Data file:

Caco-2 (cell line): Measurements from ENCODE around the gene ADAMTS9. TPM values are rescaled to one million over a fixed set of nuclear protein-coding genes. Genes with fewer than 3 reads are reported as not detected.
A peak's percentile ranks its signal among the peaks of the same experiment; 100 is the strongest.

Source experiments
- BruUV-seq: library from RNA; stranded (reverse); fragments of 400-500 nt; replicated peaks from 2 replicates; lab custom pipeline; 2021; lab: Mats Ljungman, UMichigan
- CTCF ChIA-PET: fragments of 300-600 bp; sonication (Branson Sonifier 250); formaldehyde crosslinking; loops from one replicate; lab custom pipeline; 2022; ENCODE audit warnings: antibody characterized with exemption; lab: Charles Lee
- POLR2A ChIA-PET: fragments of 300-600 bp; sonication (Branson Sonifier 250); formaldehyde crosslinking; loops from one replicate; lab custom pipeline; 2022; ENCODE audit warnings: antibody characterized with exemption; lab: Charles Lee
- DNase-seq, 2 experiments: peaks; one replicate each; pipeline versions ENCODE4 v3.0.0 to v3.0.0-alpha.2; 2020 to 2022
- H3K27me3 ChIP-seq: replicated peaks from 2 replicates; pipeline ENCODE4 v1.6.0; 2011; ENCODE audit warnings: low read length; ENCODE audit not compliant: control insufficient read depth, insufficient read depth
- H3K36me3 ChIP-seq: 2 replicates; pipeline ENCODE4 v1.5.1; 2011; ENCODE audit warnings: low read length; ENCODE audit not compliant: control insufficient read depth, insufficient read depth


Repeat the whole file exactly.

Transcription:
Caco-2 (cell line): Measurements from ENCODE around the gene ADAMTS9. TPM values are rescaled to one million over a fixed set of nuclear protein-coding genes. Genes with fewer than 3 reads are reported as not detected.
A peak's percentile ranks its signal among the peaks of the same experiment; 100 is the strongest.

Source experiments
- BruUV-seq: library from RNA; stranded (reverse); fragments of 400-500 nt; replicated peaks from 2 replicates; lab custom pipeline; 2021; lab: Mats Ljungman, UMichigan
- CTCF ChIA-PET: fragments of 300-600 bp; sonication (Branson Sonifier 250); formaldehyde crosslinking; loops from one replicate; lab custom pipeline; 2022; ENCODE audit warnings: antibody characterized with exemption; lab: Charles Lee
- POLR2A ChIA-PET: fragments of 300-600 bp; sonication (Branson Sonifier 250); formaldehyde crosslinking; loops from one replicate; lab custom pipeline; 2022; ENCODE audit warnings: antibody characterized with exemption; lab: Charles Lee
- DNase-seq, 2 experiments: peaks; one replicate each; pipeline versions ENCODE4 v3.0.0 to v3.0.0-alpha.2; 2020 to 2022
- H3K27me3 ChIP-seq: replicated peaks from 2 replicates; pipeline ENCODE4 v1.6.0; 2011; ENCODE audit warnings: low read length; ENCODE audit not compliant: control insufficient read depth, insufficient read depth
- H3K36me3 ChIP-seq: 2 replicates; pipeline ENCODE4 v1.5.1; 2011; ENCODE audit warnings: low read length; ENCODE audit not compliant: control insufficient read depth, insufficient read depth